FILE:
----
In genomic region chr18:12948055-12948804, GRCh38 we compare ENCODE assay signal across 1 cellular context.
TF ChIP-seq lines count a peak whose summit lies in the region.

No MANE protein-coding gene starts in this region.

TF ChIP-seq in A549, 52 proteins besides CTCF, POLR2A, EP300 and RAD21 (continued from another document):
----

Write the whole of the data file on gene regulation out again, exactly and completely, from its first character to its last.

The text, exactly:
In genomic region chr18:12948055-12948804, GRCh38 we compare ENCODE assay signal across 1 cellular context.
TF ChIP-seq lines count a peak whose summit lies in the region.

No MANE protein-coding gene starts in this region.

TF ChIP-seq in A549, 52 proteins besides CTCF, POLR2A, EP300 and RAD21 (continued from another document):